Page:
DPRK official says nuke talks only possible when US 'fully' accepts demands

Xinhua
A senior official of the Democratic People's Republic of Korea said on Saturday that dialogue with the United States can resume only when it fully accepts Pyongyang's demands.
Xinhua

A senior official of the Democratic People's Republic of Korea said on Saturday that dialogue with the United States can resume only when it fully accepts Pyongyang's demands.

"It can be said that the reopening of dialogue between the DPRK and the US may be possible only under the condition of the latter's absolute agreement on the issues raised by the former, but we know well that the US is neither ready nor able to do so," Kim Kye Gwan, advisor to the DPRK's Foreign Ministry, said in a statement carried by the official Korean Central News Agency.

Denuclearization talks between Pyongyang and Washington have stalled since top DPRK leader Kim Jong Un and US President Donald Trump failed to reach an agreement during their second summit in Hanoi, Vietnam in February last year.

Kim Kye Gwan said there will never be such negotiations as those in Vietnam, in which "we proposed exchanging a core nuclear facility of the country for the lift of some UN sanctions" in a bid to lessen the sufferings of the people.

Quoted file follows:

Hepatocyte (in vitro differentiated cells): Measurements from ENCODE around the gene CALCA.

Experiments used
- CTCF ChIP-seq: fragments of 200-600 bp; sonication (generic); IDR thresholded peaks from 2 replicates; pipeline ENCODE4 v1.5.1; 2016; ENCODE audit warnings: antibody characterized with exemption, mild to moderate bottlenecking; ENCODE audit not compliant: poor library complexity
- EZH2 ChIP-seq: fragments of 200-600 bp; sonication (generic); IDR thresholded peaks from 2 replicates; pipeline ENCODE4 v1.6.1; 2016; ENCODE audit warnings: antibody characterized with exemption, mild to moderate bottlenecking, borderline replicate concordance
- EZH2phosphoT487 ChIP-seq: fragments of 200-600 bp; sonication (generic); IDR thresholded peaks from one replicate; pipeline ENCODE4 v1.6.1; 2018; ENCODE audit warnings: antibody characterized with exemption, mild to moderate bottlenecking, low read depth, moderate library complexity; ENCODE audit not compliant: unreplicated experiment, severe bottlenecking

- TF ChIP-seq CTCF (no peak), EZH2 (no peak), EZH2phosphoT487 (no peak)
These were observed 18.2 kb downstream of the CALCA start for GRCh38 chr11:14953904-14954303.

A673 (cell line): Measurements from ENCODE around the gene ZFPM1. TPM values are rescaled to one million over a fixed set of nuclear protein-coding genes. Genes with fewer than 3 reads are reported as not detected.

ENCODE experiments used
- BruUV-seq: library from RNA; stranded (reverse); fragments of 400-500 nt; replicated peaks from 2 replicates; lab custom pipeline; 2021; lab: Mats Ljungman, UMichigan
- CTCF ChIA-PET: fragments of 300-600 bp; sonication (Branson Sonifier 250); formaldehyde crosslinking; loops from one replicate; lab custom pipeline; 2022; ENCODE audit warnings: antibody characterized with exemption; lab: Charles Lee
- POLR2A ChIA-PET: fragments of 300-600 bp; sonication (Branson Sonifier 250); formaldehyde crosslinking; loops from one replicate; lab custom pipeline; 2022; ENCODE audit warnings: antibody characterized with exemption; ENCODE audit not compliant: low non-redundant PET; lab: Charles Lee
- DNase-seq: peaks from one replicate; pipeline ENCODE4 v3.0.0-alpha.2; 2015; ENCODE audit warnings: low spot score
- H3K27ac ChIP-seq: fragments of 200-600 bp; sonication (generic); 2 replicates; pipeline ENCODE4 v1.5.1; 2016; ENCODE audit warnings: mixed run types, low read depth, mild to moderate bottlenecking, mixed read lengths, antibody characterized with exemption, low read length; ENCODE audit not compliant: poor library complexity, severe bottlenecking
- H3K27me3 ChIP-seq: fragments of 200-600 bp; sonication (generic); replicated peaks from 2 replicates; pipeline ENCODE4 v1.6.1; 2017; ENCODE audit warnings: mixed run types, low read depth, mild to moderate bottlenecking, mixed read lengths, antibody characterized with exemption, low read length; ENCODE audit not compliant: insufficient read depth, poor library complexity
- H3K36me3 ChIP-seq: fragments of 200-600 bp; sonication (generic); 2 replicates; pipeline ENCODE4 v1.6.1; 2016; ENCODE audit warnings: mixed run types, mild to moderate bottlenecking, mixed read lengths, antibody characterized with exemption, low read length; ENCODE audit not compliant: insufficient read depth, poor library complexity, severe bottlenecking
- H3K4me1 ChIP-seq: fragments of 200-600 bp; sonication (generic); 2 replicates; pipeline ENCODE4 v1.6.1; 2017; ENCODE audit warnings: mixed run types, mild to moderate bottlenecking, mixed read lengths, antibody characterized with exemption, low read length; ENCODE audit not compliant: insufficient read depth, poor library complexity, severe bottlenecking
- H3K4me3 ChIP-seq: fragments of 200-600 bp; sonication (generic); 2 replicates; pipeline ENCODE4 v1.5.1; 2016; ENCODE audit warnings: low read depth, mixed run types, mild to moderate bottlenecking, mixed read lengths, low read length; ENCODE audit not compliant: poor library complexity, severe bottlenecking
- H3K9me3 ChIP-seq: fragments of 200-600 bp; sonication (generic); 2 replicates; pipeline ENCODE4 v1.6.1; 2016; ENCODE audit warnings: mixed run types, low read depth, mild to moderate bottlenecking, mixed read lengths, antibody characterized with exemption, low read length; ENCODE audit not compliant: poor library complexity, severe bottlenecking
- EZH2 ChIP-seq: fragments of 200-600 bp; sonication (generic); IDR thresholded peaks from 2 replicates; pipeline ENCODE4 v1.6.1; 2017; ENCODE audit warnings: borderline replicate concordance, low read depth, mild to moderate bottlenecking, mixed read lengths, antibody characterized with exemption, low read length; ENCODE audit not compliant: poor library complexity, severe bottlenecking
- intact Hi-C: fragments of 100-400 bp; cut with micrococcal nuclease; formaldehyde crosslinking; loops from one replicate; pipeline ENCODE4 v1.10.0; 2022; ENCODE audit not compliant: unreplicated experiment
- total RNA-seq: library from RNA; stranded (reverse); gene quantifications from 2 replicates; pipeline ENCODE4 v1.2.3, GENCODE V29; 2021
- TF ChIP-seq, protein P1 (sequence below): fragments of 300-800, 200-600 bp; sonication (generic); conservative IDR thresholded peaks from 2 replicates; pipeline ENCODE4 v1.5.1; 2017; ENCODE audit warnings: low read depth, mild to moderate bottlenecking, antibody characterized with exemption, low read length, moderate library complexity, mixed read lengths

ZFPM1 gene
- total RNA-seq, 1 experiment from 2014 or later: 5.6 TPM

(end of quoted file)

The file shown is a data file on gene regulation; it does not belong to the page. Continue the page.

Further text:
"There is no need for us to be present in such talks, in which there is only unilateral pressure, and we have no desire to barter something for other thing at the talks like traders," he added.

He further acknowledged that the top DPRK leader has received birthday congratulations from Trump, saying personal relations between the two leaders were not bad, though it was "absentminded to think of either making us return to the dialogue with the US by taking advantage of such relations or creating an atmosphere for it."

"We have been deceived by the US, being caught in dialogue with it for over one year and a half, and that was lost time for us," he said.

"What is clear is that we will never lose our time again, being taken in by the US' tricks as in the past," the adviser added.

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